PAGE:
Genre: Young adult fiction
Publisher, Year: Harper Teen, 2008
Other Works: Saving Francesca, Looking for Alibrandi
Flags: Moderate language, teen angst, tenuous references
Rating: B+, or Mostly Good
Premise: A young girl, abandoned as a child, finds a mysterious connection with the past in a town she thought she came to just by chance.
I was really excited to read this one. It’s my first experience with Marchetta, and I was hopeful to find another YA Australian author to add to my list of favorites. As a Printz winner and an often recommendation from several bloggers, I thought it stood a good chance of becoming a must read for me as well. Although I found this book hard to put down and I *liked* the story, I didn’t find it a homerun, I’m sorry to report.
Taylor Markham has had a difficult life. As a child, she grew up in the home of a drug-addicted single mother who abandoned her at a gas station on Jellicoe Road. She was found by a woman named Hannah, with whom she has an often turbulent relationship, and ended up at the Jellicoe School. She finds it hard to relate to her fellow students and is taken by surprise when she is chosen to lead her classmates in a territory war with the Townies and Cadets that began so many years ago. Just as she is getting started in this new role, Hannah--the only family she’s ever really known--mysteriously disappears, leaving her anxious and questioning her whole existence. With her support system vanished, Taylor finds friendship in unlikely places, all the while piecing together an old story about a terrible accident which also resulted in unlikely friendships, ones that Taylor begins to suspect may have affected her life in ways that she can’t imagine.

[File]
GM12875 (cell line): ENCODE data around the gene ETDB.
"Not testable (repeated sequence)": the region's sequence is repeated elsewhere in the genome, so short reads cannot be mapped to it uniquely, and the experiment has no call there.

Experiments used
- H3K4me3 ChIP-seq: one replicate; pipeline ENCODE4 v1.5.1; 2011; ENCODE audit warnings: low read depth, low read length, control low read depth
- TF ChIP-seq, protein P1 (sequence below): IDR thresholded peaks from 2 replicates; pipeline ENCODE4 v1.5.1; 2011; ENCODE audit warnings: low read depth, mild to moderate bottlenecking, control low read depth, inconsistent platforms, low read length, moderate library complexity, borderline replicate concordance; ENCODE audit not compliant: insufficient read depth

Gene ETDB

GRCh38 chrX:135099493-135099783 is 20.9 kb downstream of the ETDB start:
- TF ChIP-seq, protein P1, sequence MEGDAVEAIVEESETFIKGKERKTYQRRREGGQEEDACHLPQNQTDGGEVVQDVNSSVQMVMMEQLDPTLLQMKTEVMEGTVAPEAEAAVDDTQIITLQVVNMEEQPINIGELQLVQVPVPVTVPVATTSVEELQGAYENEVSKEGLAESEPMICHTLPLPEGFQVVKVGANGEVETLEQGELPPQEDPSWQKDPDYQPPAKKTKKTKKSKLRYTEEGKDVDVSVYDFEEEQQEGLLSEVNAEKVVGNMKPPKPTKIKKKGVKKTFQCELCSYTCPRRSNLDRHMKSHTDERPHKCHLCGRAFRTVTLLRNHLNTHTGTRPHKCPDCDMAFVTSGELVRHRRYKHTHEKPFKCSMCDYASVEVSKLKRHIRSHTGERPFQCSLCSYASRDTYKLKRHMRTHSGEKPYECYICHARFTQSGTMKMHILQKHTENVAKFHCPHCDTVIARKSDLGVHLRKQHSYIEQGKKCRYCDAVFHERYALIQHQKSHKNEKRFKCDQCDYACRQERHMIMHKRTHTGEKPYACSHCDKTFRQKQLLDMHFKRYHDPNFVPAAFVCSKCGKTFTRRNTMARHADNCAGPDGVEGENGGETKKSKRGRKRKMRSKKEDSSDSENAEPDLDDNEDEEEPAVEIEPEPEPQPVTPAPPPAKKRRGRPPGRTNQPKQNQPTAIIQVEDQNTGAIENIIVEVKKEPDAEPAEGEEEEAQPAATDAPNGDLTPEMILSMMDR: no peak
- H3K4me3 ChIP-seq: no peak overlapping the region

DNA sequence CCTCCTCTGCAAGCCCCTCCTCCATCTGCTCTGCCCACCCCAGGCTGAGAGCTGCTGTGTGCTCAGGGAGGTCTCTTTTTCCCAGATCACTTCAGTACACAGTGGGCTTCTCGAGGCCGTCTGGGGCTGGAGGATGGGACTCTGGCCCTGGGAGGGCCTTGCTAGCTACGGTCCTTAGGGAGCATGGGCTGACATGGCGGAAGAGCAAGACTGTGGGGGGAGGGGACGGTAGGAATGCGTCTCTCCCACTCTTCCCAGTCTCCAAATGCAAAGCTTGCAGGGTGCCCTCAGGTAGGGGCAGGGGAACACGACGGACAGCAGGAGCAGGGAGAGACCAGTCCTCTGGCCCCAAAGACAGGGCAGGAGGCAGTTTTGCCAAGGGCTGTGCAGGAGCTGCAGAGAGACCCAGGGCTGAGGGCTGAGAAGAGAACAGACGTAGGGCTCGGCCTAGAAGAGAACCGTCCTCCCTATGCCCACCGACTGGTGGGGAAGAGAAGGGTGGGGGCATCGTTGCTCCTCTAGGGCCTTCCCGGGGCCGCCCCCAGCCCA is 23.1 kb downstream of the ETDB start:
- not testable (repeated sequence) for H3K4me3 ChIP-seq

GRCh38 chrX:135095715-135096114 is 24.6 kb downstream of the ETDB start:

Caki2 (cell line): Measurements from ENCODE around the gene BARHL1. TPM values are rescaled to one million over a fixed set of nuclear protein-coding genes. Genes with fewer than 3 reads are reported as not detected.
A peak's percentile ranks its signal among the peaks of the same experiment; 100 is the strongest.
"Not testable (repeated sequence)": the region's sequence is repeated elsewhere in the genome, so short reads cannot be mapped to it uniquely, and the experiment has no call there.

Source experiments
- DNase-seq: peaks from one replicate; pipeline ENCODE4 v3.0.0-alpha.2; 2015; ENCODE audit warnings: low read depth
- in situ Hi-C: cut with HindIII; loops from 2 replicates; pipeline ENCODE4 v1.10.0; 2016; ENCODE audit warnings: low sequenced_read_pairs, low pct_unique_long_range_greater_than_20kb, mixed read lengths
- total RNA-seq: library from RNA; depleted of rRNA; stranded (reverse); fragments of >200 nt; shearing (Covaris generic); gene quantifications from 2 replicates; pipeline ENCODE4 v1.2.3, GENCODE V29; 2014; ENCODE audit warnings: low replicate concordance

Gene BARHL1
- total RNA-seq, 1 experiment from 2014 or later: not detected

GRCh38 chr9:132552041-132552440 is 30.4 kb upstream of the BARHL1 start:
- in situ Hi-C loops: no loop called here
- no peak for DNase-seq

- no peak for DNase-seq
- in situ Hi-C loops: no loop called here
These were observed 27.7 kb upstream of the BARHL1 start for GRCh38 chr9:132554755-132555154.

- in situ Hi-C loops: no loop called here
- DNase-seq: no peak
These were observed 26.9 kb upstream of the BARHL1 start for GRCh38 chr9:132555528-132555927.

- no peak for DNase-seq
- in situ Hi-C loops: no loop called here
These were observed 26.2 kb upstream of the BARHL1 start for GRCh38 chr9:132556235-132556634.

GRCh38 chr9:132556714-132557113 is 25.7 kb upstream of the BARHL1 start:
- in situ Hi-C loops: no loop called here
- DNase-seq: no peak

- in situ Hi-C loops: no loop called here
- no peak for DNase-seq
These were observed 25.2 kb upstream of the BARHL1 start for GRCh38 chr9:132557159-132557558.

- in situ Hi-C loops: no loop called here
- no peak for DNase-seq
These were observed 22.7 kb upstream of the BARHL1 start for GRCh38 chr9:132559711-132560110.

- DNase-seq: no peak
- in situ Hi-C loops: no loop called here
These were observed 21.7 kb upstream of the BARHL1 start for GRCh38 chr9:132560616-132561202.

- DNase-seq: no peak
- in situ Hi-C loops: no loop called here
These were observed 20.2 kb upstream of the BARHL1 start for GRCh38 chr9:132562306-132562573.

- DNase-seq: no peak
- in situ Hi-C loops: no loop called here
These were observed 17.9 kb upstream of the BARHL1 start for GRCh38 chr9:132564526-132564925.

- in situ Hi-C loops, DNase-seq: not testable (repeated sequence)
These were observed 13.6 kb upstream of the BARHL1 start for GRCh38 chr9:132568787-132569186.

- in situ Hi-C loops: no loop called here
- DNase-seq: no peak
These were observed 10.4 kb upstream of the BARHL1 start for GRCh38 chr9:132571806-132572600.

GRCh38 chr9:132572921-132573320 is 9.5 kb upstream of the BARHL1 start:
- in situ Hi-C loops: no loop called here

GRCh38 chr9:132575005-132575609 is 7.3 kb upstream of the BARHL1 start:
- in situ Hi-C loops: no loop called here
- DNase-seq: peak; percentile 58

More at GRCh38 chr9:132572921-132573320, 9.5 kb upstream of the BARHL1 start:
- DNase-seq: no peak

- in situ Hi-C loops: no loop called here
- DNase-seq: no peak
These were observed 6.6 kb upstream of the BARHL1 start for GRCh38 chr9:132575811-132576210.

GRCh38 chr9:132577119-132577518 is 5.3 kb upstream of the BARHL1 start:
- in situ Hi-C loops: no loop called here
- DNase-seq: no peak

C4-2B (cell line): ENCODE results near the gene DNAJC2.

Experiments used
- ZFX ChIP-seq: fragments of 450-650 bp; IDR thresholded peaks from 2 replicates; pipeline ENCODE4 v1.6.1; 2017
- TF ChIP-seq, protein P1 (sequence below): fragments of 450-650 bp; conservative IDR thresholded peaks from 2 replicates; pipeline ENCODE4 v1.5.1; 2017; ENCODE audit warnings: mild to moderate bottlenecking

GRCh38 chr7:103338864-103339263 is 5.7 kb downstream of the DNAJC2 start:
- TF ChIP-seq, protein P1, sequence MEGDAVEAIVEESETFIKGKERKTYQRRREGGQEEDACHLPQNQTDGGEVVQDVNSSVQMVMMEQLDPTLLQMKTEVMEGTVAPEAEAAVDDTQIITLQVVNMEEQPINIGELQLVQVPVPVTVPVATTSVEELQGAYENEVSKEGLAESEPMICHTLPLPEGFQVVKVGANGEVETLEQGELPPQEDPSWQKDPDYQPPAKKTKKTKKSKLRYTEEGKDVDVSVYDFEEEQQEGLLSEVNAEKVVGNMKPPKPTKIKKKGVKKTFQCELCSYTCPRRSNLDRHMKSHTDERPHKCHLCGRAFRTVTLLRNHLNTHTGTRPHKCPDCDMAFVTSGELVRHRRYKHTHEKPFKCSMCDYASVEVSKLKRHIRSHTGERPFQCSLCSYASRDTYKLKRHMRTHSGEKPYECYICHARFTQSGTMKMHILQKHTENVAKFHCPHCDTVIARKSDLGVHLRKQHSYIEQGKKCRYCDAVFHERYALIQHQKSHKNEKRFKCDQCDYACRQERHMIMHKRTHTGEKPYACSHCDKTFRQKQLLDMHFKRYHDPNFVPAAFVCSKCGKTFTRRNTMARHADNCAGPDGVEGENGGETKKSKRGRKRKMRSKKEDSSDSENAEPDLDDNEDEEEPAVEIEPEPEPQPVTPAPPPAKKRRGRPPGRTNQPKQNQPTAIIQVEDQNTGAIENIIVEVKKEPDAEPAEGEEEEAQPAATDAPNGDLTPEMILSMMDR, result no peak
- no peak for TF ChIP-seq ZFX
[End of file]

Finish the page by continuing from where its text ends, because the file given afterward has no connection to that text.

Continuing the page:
Marchetta is certainly a compelling writer, and I found myself very unable to put Jellicoe Road down. Let’s just say in the two days it took me to read this book, my toddler was watching a lot of Sesame Street and eating a lot of treats. If that alone could make a book for me, than Marchetta would have aced the test.
I enjoyed the complexity of the stories, and the ways in which they converged. I think what Marchetta did best was to illustrate the need everyone has of family, of belonging, of knowing that someone somewhere loves you. That connection to the past, to your own origins, is so tantamount because it gives you a place to be rooted, and then you are free to grow, to change, to become what you want to. When terrible things happen, there must be an explanation, no matter how tragic or how hurtful, as to why. There is a certain peace and calm that comes with knowledge and understanding, especially of a person’s past. Without that, Taylor was just a wisp in the wind, unable to connect to anyone, to really care about life, to look past her own strange and concealed history.
Marchetta’s characters do come off the page; they are very much alive and distinct. However, that they are realistic is not a compliment I can pay. I really tired of Taylor by the end. She is the type of character I rather dislike, in that she acts as if she can take care of herself but is completely unable, in every instance, to do so. Every bit of new truth set off either a health attack, a deep depression, or erratic and misdirected anger. Are these all normal emotions for someone who is faced with her kind of life? Perhaps, but it still bordered on a hysteria that gets old fast.
I found Jonah to be equally as unbelieveable, but in the opposite way. He was the ever-stalwart caretaker, which I found to be a stretch for any normal person, certainly in the case of a teenage boy. Were there mitigating circumstances? Yes. But I think even taking those into consideration, it was just a little much. No relationship can stand when one person is always giving, the other always receiving. And Taylor needed all of what Jonah could give, and more. That all being said, I still felt both characters had depth. Although there was more than one instance of eye-rolling as I was reading their interactions, I’ve got to hand it to Marchetta. Notwithstanding, Taylor and Jonah and all the other inhabitants of Jellicoe were all memorable characters.
Overall, an interesting and enjoyable story, but not one I feel devoted to. I don’t know that I would recommend this one. I think if it were to be made into a miniseries, “soap opera” would be the term to describe it. I simply didn’t feel the degree of reality and seriousness that I wish could have been there.